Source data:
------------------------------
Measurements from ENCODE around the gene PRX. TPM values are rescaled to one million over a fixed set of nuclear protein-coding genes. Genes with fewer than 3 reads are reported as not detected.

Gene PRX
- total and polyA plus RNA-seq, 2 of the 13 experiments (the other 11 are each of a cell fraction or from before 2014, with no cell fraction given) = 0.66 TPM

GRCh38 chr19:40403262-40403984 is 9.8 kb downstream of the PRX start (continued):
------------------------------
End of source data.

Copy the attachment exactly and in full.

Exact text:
Measurements from ENCODE around the gene PRX. TPM values are rescaled to one million over a fixed set of nuclear protein-coding genes. Genes with fewer than 3 reads are reported as not detected.

Gene PRX
- total and polyA plus RNA-seq, 2 of the 13 experiments (the other 11 are each of a cell fraction or from before 2014, with no cell fraction given) = 0.66 TPM

GRCh38 chr19:40403262-40403984 is 9.8 kb downstream of the PRX start (continued):